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ND: Where is your favorite place in Los Angeles? Where would you take visitors? If you could defend the city in one sentence to someone who doubts it, what would you say?

SN: I love Pasadena, which is where I grew up. There are so many beautiful old craftsman homes nestled on every street, and I never get sick of dawdling around awestruck at how pretty they look surrounded by all of the trees. However, my “LA” routine for out of town friends is usually taking them to Amoeba on Sunset and then to one of my favorite Diners in Echo Park (Astro or Brite Spot). If I had a car I would take them to Melrose to go thrifting or to the Fairfax Flea Market and then go to Canter’s Deli. But I haven’t a car. My sentence would be “[Screw] you LA is the best… you don’t know what you’re talking about.”

It really is the best.

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ND: Briefly chronicle your creative process. How do you Make art?

SN: Step 1: boy breaks my heart. Step 2: I go home and cry. Step 3: I caress my guitar. Step 4: I pick up a pen and paper but sometimes use notes on my iPhone.

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ND: What is coming Up?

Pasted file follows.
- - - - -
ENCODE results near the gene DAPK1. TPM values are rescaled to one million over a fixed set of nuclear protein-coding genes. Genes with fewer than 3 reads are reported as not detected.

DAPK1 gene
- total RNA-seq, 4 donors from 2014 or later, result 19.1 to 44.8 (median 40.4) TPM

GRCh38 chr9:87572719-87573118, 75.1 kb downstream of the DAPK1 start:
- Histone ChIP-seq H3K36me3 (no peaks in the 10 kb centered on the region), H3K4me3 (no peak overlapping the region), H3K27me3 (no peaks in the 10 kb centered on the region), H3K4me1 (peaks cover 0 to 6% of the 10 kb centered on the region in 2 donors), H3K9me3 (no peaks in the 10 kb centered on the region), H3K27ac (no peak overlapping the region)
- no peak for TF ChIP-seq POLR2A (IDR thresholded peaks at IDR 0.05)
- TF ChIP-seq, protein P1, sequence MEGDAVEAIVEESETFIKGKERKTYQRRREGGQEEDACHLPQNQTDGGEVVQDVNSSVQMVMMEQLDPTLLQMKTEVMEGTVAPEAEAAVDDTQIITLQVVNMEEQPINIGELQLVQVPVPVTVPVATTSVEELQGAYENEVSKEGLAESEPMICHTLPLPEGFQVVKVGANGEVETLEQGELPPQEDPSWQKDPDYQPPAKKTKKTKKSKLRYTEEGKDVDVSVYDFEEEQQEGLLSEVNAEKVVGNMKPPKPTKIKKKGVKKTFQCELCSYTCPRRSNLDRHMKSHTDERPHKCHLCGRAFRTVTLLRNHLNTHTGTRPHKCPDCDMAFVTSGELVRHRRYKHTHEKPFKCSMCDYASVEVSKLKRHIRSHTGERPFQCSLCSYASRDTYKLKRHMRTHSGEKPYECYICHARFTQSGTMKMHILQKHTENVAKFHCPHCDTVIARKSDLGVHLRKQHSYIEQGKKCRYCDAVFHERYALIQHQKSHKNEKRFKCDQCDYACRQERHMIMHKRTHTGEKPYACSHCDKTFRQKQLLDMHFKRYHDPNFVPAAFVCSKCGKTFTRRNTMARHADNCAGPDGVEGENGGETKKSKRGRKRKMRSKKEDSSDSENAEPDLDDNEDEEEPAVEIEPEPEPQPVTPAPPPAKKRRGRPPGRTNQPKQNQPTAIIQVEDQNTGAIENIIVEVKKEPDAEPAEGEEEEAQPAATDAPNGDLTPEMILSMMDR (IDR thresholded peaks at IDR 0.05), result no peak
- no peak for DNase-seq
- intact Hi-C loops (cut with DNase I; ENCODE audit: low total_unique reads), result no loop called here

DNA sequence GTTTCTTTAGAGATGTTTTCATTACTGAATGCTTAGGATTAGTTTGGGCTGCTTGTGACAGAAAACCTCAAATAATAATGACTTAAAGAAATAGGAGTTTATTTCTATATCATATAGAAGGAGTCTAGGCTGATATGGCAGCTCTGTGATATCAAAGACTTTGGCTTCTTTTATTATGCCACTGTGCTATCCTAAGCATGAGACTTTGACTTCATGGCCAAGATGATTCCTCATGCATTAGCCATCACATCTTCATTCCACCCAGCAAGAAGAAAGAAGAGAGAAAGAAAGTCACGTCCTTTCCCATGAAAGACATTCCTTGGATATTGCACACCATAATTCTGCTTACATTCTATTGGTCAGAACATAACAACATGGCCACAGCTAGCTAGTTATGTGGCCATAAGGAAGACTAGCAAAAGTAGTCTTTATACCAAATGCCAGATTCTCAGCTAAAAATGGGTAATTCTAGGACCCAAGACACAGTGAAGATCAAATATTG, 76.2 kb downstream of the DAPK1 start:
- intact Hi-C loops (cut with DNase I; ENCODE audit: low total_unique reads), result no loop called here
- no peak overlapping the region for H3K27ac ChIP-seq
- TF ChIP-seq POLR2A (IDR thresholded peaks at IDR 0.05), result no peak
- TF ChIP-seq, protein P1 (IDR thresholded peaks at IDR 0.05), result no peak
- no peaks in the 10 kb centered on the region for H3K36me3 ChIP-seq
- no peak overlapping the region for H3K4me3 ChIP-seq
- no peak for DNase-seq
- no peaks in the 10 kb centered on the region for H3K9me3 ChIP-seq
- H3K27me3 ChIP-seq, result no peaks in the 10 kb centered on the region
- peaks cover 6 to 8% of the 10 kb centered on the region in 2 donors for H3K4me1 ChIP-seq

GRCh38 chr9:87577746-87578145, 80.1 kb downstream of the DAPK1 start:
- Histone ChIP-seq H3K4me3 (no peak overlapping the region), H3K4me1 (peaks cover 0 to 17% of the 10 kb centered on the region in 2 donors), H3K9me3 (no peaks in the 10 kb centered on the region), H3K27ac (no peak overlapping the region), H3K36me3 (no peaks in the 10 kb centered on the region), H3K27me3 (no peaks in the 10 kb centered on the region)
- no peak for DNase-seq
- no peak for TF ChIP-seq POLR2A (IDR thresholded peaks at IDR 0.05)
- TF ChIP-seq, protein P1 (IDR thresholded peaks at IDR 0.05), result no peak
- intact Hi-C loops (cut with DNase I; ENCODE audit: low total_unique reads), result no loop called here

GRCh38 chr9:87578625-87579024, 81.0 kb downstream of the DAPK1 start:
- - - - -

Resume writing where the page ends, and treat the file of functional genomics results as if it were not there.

SN: I am looking forward to our debut record! I don’t know exactly when it will be ripe for picking but I think it will be within the next couple of months, and I am so excited to let all of these songs breathe in their final form. It has been a long process but I ain’t a hasty [gal].

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ND: Describe your Style – musically and otherwise.

SN: All over the place – I kinda go back and forth between 60’s/70’s and 90s music and fashion. Right now I’m in my ‘lil 60s/70s bubble and spend most days painting and listening to Something/Anything by Todd Rundgren in my bell bottoms. There’s something about that era that feels so timeless and homey to me, which I think has a lot to do with my sister being irrationally obsessed with The Beatles and 60s culture when we were growing up.

Late nite doodle sleep tite ❤️

A post shared by sopher grace (@sophienegrini) on

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ND: What is the best advice you’ve received and the best advice you can Impart on us?

SN: The best advice I’ve received was from Steven McDonald (bass player of Redd Kross and OFF!) after a Redd Kross show at The Roxy in 2012. He told my sister and I to “make music that you want to listen to” – it sounds so simple, but it really resonated with me and made me hyper-aware of the music I make. I do not own a loop pedal. I am a bubblegum-pop fiend. I’ve realized this year that I know nothing so I have no advice for you. Eat your vegetables. Don’t smoke.

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ND: Any Closing remarks?

SN: 

I am not afraid to keep on living
I am not afraid to walk this world alone
Honey, if you stay
I’ll be forgiven
Nothing you can say can stop me going home

-Gerard Way